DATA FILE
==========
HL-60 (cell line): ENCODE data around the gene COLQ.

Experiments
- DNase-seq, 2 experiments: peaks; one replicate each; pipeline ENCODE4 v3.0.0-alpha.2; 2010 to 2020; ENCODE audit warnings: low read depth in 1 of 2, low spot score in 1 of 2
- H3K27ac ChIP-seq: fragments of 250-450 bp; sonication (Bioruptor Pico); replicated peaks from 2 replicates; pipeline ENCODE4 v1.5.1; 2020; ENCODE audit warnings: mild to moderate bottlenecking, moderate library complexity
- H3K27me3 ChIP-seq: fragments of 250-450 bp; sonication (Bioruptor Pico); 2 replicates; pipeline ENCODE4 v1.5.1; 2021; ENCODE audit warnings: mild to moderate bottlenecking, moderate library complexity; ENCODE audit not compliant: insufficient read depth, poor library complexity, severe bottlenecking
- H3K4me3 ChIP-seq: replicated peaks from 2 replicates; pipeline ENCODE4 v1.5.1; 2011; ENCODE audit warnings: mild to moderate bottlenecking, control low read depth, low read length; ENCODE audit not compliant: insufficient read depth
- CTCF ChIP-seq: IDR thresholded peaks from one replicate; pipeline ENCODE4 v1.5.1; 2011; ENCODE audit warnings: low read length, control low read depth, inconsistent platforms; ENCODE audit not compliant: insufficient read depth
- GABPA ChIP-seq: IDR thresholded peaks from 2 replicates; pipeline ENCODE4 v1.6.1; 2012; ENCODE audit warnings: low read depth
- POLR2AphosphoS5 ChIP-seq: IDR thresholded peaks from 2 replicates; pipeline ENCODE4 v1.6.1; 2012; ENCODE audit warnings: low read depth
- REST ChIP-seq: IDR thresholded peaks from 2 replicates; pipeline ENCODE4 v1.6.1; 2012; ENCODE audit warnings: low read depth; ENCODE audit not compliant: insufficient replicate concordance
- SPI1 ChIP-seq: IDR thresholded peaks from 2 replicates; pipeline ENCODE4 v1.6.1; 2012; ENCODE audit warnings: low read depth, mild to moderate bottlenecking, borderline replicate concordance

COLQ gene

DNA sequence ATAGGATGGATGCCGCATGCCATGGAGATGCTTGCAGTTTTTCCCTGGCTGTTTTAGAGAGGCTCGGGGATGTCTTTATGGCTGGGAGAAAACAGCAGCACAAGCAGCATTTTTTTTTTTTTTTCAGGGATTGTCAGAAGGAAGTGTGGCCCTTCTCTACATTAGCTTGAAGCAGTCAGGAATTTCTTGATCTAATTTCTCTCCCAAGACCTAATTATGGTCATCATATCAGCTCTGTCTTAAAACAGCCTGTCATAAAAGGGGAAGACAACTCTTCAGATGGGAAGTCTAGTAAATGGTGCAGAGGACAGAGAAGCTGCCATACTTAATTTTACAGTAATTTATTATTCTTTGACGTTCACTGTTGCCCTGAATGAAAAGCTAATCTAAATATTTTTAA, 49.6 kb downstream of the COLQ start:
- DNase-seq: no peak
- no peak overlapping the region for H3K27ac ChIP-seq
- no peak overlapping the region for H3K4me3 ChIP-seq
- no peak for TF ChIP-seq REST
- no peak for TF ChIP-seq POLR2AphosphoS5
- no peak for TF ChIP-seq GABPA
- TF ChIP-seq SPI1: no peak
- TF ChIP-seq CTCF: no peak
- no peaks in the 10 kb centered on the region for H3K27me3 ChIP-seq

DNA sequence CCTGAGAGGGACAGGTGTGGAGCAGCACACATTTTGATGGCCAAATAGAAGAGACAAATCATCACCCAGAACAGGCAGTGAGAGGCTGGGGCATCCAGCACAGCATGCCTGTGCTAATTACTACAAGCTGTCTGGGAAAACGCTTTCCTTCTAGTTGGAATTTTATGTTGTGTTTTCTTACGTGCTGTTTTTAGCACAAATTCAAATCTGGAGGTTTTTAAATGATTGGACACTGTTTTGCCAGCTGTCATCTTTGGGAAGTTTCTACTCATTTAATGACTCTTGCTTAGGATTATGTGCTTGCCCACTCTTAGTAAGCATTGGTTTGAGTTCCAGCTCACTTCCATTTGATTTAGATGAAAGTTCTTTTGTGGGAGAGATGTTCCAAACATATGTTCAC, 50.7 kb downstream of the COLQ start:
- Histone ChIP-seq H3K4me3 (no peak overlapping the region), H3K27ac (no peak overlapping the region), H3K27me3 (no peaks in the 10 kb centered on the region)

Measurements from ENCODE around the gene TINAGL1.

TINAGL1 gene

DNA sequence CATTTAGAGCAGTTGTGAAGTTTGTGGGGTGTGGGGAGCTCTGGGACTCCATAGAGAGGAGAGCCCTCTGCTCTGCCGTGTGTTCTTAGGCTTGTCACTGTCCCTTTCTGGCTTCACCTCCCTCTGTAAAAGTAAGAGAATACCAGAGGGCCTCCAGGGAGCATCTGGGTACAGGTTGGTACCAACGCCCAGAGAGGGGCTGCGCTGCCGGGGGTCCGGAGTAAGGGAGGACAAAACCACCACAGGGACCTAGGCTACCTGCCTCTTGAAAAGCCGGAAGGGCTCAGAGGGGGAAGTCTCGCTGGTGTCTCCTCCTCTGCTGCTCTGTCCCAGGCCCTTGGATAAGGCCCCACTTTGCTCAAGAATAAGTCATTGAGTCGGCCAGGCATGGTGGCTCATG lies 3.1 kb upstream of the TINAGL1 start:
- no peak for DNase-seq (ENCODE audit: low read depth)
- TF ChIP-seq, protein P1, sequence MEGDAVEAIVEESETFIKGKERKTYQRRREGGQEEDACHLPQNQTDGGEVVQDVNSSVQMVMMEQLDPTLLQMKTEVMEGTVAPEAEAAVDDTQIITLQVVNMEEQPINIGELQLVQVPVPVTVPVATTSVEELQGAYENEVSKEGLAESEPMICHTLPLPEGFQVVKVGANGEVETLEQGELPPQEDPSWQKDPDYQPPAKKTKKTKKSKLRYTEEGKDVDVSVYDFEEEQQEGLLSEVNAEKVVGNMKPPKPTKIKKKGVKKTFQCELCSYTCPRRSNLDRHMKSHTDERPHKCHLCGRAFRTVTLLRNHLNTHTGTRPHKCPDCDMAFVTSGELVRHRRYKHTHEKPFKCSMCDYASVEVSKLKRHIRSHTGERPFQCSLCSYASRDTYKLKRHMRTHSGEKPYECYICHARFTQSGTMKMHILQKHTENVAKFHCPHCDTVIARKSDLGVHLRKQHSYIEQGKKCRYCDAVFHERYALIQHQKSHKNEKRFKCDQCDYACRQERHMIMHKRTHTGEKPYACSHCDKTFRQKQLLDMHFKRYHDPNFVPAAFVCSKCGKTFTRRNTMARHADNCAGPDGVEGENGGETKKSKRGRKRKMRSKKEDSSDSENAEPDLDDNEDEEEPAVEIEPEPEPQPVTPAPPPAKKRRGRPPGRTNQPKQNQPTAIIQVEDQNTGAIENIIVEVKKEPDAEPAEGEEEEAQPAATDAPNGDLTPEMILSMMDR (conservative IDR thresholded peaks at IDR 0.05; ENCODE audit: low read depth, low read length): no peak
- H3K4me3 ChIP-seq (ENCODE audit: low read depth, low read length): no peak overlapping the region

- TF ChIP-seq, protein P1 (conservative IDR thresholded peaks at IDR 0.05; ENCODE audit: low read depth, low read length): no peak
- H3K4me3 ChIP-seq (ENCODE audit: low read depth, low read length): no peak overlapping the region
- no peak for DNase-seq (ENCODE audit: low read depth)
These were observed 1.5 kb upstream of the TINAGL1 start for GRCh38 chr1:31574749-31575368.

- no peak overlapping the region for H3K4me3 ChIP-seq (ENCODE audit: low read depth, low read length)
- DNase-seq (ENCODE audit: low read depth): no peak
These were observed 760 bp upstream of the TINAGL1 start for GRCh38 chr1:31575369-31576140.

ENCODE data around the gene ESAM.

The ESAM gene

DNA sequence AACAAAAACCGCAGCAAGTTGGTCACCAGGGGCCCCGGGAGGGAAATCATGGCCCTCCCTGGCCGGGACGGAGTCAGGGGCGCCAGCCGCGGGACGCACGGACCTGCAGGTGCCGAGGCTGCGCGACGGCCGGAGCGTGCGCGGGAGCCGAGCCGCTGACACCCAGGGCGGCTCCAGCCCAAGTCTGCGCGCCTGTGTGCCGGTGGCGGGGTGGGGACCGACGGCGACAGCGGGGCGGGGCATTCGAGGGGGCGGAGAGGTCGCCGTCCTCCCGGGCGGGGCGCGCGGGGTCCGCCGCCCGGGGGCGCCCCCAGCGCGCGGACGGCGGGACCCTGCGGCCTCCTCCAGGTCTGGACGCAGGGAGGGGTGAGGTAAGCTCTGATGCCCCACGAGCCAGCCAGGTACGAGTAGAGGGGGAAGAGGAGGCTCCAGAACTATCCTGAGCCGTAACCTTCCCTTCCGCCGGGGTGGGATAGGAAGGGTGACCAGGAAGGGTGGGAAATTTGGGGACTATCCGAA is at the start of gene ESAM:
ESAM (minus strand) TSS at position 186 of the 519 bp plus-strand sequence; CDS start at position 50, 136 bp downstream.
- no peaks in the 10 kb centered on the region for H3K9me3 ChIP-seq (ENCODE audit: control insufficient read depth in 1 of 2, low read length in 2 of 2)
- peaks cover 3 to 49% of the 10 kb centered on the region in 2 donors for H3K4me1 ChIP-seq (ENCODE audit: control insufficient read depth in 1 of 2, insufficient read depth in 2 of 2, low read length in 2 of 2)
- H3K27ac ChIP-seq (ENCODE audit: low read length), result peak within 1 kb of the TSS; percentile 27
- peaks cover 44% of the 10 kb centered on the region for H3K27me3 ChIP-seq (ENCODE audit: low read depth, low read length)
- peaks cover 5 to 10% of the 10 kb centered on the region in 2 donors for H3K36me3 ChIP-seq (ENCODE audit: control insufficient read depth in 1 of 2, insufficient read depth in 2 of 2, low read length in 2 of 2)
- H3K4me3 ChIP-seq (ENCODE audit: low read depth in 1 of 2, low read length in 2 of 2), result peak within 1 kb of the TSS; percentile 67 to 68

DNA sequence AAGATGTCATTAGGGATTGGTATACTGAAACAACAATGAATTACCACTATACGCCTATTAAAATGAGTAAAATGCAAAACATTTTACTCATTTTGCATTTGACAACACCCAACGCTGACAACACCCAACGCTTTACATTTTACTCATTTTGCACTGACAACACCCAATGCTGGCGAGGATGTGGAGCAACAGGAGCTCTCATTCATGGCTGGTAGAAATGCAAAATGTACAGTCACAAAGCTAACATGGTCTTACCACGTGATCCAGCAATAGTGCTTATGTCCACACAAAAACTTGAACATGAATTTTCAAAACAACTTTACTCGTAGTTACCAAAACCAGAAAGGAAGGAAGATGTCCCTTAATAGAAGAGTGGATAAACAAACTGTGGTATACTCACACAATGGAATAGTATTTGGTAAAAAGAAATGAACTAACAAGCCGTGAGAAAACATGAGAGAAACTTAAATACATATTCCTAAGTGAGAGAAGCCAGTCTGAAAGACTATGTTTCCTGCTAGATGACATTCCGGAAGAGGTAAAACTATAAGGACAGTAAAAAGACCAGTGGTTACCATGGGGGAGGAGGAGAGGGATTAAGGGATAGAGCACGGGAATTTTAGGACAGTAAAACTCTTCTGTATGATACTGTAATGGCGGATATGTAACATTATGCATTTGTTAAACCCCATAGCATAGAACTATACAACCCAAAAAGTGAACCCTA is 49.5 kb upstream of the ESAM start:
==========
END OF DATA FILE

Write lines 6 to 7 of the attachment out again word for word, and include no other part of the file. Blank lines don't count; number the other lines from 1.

- H3K4me3 ChIP-seq: replicated peaks from 2 replicates; pipeline ENCODE4 v1.5.1; 2011; ENCODE audit warnings: mild to moderate bottlenecking, control low read depth, low read length; ENCODE audit not compliant: insufficient read depth
- CTCF ChIP-seq: IDR thresholded peaks from one replicate; pipeline ENCODE4 v1.5.1; 2011; ENCODE audit warnings: low read length, control low read depth, inconsistent platforms; ENCODE audit not compliant: insufficient read depth